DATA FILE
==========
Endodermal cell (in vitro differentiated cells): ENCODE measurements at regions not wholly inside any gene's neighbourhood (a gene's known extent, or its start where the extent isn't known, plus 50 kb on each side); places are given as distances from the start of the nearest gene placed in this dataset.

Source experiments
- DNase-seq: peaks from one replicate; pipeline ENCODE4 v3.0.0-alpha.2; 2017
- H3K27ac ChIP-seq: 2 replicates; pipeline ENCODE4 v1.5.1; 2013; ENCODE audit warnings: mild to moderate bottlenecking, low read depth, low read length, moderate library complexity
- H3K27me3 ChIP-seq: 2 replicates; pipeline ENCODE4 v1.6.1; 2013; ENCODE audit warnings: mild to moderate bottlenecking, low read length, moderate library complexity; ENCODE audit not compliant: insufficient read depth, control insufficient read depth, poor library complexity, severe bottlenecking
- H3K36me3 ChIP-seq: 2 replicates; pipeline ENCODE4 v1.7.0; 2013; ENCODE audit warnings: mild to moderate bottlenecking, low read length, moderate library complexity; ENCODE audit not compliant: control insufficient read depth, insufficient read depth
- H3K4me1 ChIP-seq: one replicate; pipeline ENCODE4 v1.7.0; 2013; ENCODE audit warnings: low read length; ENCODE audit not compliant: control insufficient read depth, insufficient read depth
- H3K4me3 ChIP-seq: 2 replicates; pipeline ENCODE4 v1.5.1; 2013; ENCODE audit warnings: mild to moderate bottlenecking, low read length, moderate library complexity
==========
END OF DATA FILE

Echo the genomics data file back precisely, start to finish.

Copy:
Endodermal cell (in vitro differentiated cells): ENCODE measurements at regions not wholly inside any gene's neighbourhood (a gene's known extent, or its start where the extent isn't known, plus 50 kb on each side); places are given as distances from the start of the nearest gene placed in this dataset.

Source experiments
- DNase-seq: peaks from one replicate; pipeline ENCODE4 v3.0.0-alpha.2; 2017
- H3K27ac ChIP-seq: 2 replicates; pipeline ENCODE4 v1.5.1; 2013; ENCODE audit warnings: mild to moderate bottlenecking, low read depth, low read length, moderate library complexity
- H3K27me3 ChIP-seq: 2 replicates; pipeline ENCODE4 v1.6.1; 2013; ENCODE audit warnings: mild to moderate bottlenecking, low read length, moderate library complexity; ENCODE audit not compliant: insufficient read depth, control insufficient read depth, poor library complexity, severe bottlenecking
- H3K36me3 ChIP-seq: 2 replicates; pipeline ENCODE4 v1.7.0; 2013; ENCODE audit warnings: mild to moderate bottlenecking, low read length, moderate library complexity; ENCODE audit not compliant: control insufficient read depth, insufficient read depth
- H3K4me1 ChIP-seq: one replicate; pipeline ENCODE4 v1.7.0; 2013; ENCODE audit warnings: low read length; ENCODE audit not compliant: control insufficient read depth, insufficient read depth
- H3K4me3 ChIP-seq: 2 replicates; pipeline ENCODE4 v1.5.1; 2013; ENCODE audit warnings: mild to moderate bottlenecking, low read length, moderate library complexity